If you see any marks or chips, this could affect your propeller’s performance.  If in doubt, talk to a pro about repair or replacement

  • Check all propellers for any damage
  • Make sure propellers are secure and replace bearings if needed

 

Interiorboat launch checklist - check interior
The cabin is your home away from home, particularly on multi-day trips. Take a few minutes to check lighting, appliances and water, to ensure a relaxing trip

  • Check for water pressure and quality
  • Check for leaks in fridge
  • Check temperature in fridge / freezer
  • Test the appliances
  • Check TV, speakers and any other extras

 

At Van Isle Marina, we offer moorage with annual, monthly and guest options. Conveniently located in sunny Sidney, BC, moorage with us is just moments from countless destinations. With amenities like storage locker, car parking, and a full-service marine fueling station and dock store, you’ll find everything you could need to outfit your boat and get ready for your trip. Come and see us, or request services/moorage information today.

Coastal Biking Trails on Vancouver Island

The Best Biking Trails Around Coastal Vancouver Island

Cycling Trails Around Vancouver Island and the Gulf Islands – Our Top 5 Picks

On Vancouver Island, outdoor enthusiasts are typically within a few kilometres of the coast at any given time. Views of the Pacific Ocean and Coastal Mountains frame many of our favourite parks and hiking trails. If you’re a biking enthusiast, boating to some of the best coastal biking trails on Vancouver Island is an excellent way to experience a complete land and sea adventure, while getting fit and having fun.

The Gulf Islands often have higher elevations and are an ideal destination for a challenging coastal bike ride. Meanwhile, cities like Victoria feature a smooth, even waterfront route for those in the mood for a more meandering or family-friendly ride.

Below are just a few of our favourite destinations for cyclists around the Gulf Islands and Vancouver Island.

1. Biking Galiano IslandBiking Galiano Island, British Columbia

A 42 km return trip from Montague Harbour to Dionisio Park (also known as Coon Bay) and back, the biking on Galiano Island is hilly and requires a bit more stamina. Roads are narrow and there are no shoulders, but there are so many incredible views and parks to see that it’s worth the effort. If you’re up for a challenge, try hiking or mountain biking to the top of Mount Galiano. If you’re looking for a laid-back cycle, you can stop at any one of the parks on the island before retiring to your boat or to the lovely Galiano Inn and Spa for a bit of pampering.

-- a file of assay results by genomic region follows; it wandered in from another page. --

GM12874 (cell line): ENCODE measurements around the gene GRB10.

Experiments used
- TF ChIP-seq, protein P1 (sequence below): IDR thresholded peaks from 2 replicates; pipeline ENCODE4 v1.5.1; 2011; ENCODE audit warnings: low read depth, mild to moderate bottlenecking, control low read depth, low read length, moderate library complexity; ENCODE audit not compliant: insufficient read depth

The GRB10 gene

Biking Lasqueti Island, BC

2. Biking Lasqueti Island

Lasqueti residents are avid bikers and the island has one of the most well-organized biking communities around. There are no cars on the Lasqueti Ferry, so the gravel roads are relatively quiet and popular with bikers. Only 68-square km with no hydroelectric power, Lasqueti is an island where you can really escape, riding the 15 km stretch from the ferry terminal to Squitty Bay Provincial Park.

If you prefer, you can moor at the narrow coves of Squitty Bay and ride into town instead. At 30 km total, you’ll be ready for a swim in the warm waters of Squitty Bay by the end of your journey. Later on, you can boat over to nearby Jedediah Island to spend the night near its white sand beaches. Because Jedediah is only accessible by boat, it’s a very serene space to set anchor.

3. Biking the Seaside Touring Route, VictoriaTouring Victoria BC on bike

Victoria is the cycling capital of Canada and is very bike-friendly. At any given time, you’ll see groups of bikers making their way through the downtown streets, around parks and cruising along the many designated bike lanes. One popular route is the Seaside Touring Route. At a total of 39 km, this is an easy trail network with plenty of entry and exit points. Being so bike-friendly means that Victoria has plenty of secure lock up spaces for your bike, to allow for sightseeing as well.